Assessment: Russia's epic fail
Russia have bowed out of the World Cup in the group stages and ESPN FC blogger Michael Yokhin gives his verdict on the brighter points of the campaign as well as what went wrong.
One sentence, World Cup recap
A disastrously lifeless performance, finishing winless in what looked like a very manageable group and missing out on a superb chance of reaching the round of 16 for the first time since 1986.
All team assessments
Group Stage: Australia | Bosnia-Herzegovina | Cameroon | Croatia | Ecuador | England | Ghana | Honduras | Italy | Iran
Ivory Coast | Japan | Portugal | Russia | South Korea | Spain
Round of 16: Algeria | Chile | Greece | Mexico
Nigeria | Switzerland | Uruguay | United States
Quarterfinals: Colombia | France | Belgium | Costa Rica
Semifinals: Brazil | Netherlands
Vasily Berezutskiy emerged with immense credit from the tournament. The CSKA Moscow central defender was needlessly separated from his twin brother Aleksey, who was omitted from the squad for mysterious reasons, but put in a very solid performance alongside fellow CSKA stopper Sergei Ignashevich. Berezutskiy was named captain a couple of days before the tournament started, and tried to lead by example, even though that wasn't easy given the circumstances. Ridiculed at the start of his career, Berezutskiy gradually improved to become one of the most respected players in Russia in recent years. He certainly deserved to try and prove his worth against the potent Germany attack in the round of 16 game, but it wasn't to be.
Virtually none. That's what is so outrageous about Russia's performance in Brazil -- there won't be any positive memories at all for the fans. The brilliant header by Aleksandr Kokorin from an exquisite Dmitriy Kombarov cross against Algeria was a beauty, but even that will be quickly forgotten given the disappointing final result. Even Australia, Iran and Honduras gave their fans more reasons to smile than Russia.
The 2014 World Cup will definitely be remembered as the low point in the illustrious career of Igor Akinfeev. One of the best keepers in Russian history, he committed two extremely costly mistakes that directly contributed to the fiasco. Dropping a simple Lee Keun-ho ball into his own net against South Korea will be mentioned in the same breath as the worst goalkeeping error by a Russian keeper ever: Aleksandr Filimonov against Ukraine in Euro 2000 qualifiers. Missing a free kick by Yacine Brahimi and allowing Islam Slimani to score the equaliser for Algeria meant that Russia are going home instead of qualifying for the second round. Overall, though, the whole tournament -- and especially negative tactics by coach Fabio Capello -- is one big low point.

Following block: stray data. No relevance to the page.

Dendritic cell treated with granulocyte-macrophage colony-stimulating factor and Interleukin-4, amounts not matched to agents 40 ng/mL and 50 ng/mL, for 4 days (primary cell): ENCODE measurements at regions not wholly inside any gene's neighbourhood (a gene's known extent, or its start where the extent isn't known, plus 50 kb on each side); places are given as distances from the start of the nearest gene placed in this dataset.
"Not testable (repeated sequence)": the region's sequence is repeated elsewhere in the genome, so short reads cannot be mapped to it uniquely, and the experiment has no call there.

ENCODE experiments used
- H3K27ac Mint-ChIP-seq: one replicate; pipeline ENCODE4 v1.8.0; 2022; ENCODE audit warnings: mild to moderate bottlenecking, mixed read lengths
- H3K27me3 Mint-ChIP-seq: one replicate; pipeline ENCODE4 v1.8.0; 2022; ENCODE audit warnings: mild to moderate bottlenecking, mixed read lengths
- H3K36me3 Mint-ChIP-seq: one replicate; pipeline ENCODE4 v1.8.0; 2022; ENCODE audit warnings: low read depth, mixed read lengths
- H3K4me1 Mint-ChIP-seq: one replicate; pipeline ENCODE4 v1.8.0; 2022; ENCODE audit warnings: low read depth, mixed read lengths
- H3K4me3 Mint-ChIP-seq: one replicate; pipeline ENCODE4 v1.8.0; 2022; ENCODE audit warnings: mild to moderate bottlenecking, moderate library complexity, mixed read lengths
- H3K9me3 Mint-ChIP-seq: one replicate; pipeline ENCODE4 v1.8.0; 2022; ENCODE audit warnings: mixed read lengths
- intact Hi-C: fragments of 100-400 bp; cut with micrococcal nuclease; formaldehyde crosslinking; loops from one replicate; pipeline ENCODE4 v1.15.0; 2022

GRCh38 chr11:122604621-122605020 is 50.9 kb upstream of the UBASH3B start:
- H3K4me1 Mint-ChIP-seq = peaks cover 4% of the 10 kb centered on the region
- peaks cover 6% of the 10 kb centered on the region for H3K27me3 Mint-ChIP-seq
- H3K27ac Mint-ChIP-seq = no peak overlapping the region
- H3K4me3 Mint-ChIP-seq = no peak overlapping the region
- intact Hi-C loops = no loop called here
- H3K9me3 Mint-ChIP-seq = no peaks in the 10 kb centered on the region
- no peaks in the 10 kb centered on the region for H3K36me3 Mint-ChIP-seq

It is clear that Capello is not the coach who can lead Russia in the future. That is the lesson, but it won't be learned because the Italian has already signed a contract until 2018 with an annual salary of 9 million euros. It will be virtually impossible to sack him, and he won't resign. Slim hopes remain that some John Terry-style conflict could force him to go away.
Another lesson is that the current Russia side isn't good enough to compete at the highest level. It is not the best generation, and sadly there aren't any promising youngsters who are coming up ahead of the 2018 World Cup that will be staged on home soil. Capello has already stated that Russia should give citizenship to foreign league stars, like Krasnodar's Brazilian striker Wanderson.
That will be a disastrous route to follow. A very serious overhaul of youth systems is needed. Additionally, Russia must try and persuade the best players to move abroad and play in the best leagues, in order to prevent stagnation. That is easier said than done.